Not one ballot question but ballot questions
School of Journalism and Communication
At a TED Conference in February 2004, Malcolm Gladwell spoke about the works of psychophysicist Howard Moskowitz. While Moskowitz is best-known for his detailed study of the types of spaghetti sauces that Americans prefer, Moskowitz also played a role in attempting to create the “perfect” Diet Pepsi. Many years ago, Moskowitz was tasked to find out what was the optimal amount of aspertane to put into each can of Pepsi to make the “perfect” Diet Pepsi. While this appeared to be a very straightforward assignment, Moskowitz concluded that there was no such thing as a “perfect” Diet Pepsi, only “perfect” Diet Pepsis (plural). Moskowitz went on to refine his understanding of consumer behaviour and horizontal segmentation is a common strategic framework in commercial campaign development. What is the relevance of this story to the current election campaign is a legitimate question to ask at this point.
As it is the case in each election campaign, a lot of focus was put in the early days of the 2011 election to try to define the ballot question. Pundits and commentators mused about whether “corruption”, “protecting the fragile recovery”, or “the fear of - or hope for - a coalition” would eventually emerge as the main question voters would be asking themselves on their way to the ballot box. What would be the defining question of the 2011 Canadian Federal Election? Defining the ballot question is an age-old strategic concern and owns much to Ronald Reagan’s famed “Are you better off than you were four years ago?” which led to his 1980 victory. In Canada, the 1988 election is generally seen as the “Free Trade” election while the ballot question in 1984 and 1993 was simply “Is it Time for a Change?” But things appear to be different this time around.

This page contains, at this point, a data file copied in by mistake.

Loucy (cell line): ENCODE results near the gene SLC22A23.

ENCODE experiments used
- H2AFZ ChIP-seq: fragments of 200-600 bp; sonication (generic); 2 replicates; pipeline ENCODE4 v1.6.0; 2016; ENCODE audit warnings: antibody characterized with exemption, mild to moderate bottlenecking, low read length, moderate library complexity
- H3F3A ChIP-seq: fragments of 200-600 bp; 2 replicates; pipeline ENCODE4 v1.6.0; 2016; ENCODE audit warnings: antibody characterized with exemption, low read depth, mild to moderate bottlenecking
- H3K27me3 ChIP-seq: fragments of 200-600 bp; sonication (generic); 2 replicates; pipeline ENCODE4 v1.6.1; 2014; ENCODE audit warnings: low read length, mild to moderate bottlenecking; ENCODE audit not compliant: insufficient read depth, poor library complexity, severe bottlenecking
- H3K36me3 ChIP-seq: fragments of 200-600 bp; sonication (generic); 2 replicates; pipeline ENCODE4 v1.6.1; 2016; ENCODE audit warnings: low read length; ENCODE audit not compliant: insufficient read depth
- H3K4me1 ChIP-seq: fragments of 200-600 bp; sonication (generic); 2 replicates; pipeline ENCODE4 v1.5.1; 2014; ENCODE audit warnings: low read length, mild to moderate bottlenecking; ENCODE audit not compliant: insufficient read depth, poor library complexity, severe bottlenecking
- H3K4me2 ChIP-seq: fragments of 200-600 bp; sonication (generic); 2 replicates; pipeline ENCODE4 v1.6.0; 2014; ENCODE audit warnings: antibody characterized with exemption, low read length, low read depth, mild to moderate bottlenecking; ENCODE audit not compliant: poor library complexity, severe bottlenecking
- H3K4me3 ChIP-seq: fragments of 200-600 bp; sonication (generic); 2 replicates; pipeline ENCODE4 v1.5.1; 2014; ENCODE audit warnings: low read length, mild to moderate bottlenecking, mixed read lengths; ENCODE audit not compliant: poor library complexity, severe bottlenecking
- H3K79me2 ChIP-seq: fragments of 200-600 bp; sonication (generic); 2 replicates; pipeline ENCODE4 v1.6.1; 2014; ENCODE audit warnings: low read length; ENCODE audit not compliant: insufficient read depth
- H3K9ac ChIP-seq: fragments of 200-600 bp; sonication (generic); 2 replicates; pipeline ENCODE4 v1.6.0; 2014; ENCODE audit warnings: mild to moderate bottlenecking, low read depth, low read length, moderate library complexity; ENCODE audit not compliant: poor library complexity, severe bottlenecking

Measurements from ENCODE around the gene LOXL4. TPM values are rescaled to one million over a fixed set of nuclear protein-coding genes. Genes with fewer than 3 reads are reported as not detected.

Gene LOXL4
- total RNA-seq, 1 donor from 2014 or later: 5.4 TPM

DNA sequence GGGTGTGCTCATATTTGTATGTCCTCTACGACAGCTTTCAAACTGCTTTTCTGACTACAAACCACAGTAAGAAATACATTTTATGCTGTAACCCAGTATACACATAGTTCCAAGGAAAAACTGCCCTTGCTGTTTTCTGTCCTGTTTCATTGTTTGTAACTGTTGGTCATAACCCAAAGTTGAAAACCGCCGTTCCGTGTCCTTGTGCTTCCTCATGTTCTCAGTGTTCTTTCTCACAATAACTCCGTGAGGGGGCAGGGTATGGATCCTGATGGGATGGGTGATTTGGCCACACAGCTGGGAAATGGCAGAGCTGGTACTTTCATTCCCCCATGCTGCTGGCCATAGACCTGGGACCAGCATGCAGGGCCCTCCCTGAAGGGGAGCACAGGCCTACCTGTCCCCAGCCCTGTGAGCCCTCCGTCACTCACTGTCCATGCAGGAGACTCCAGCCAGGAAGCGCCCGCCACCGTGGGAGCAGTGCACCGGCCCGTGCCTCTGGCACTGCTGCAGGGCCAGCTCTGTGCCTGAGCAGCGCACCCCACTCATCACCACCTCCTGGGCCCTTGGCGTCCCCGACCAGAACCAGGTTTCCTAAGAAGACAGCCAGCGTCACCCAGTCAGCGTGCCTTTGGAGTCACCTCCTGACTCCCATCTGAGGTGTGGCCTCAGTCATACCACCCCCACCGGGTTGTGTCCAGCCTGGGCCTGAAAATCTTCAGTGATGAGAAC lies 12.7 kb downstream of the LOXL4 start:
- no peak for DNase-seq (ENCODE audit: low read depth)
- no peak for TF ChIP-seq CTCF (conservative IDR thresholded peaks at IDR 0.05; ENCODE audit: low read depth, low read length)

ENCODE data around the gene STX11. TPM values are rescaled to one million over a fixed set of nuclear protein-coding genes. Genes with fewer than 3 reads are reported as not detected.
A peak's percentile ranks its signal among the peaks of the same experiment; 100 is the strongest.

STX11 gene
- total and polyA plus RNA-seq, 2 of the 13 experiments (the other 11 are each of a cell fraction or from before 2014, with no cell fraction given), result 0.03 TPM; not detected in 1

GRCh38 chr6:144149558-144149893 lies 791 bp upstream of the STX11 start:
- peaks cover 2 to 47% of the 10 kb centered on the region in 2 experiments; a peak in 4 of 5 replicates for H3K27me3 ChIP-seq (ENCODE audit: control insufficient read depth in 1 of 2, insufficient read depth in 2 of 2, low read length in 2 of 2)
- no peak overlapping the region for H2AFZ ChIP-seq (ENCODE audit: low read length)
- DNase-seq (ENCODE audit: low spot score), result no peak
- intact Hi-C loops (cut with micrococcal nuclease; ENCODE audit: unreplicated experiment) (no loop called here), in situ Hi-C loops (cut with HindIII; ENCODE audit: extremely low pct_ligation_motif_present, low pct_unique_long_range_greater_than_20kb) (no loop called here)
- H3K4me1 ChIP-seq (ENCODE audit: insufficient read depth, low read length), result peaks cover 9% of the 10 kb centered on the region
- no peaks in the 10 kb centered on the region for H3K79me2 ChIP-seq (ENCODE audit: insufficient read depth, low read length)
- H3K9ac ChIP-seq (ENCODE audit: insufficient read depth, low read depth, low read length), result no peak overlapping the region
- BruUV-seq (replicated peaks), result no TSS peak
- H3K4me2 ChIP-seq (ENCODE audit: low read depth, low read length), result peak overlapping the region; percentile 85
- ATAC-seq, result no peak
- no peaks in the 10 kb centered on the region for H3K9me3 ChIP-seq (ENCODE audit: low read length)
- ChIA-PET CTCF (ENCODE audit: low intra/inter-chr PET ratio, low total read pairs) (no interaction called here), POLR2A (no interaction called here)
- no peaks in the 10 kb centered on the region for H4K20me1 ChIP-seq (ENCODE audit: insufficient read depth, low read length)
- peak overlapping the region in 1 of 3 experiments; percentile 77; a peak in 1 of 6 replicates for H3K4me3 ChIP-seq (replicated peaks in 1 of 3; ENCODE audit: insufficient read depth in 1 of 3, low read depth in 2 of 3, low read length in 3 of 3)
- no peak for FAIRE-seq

Party strategists appear to have decided that Howard Moskowitz was right. There may be no such thing as a “perfect ballot question” in this election and it is more strategically useful to look for perfect ballot questions. The Tory campaign in particular appears to be devoid of the traditional overreaching appeal and is focusing on giving key segments of their electoral marketplace with very good reasons to support them on Election Day. The Conservative campaign rhetoric has moved far away from last month’s budget and in the absence of an actual platform document, Tories are making sure that ethnic minorities – which will be so important in several close ridings – may be asking themselves whether the Conservative Party has become the most in-tune with their needs and demands. Fiscally conservative voters can applaud the prudent course presented so far and go to the ballot box knowing that Conservative promises will not kick in before the budget is balanced. The Liberal campaign is behaving in similar ways. Instead of promising to build a “Just Society, Ignatieff Liberals are clearly hoping that middle-class families, seniors and commuters on the Champlain Bridge find their way to the ballot box to vote according to very narrow economic interests.
Targeted promises are not new in Canadian campaigns. But in the first few weeks of the 2011 election, horizontal segmentation has clearly replaced visionary appeals as the preferred way to woo voters.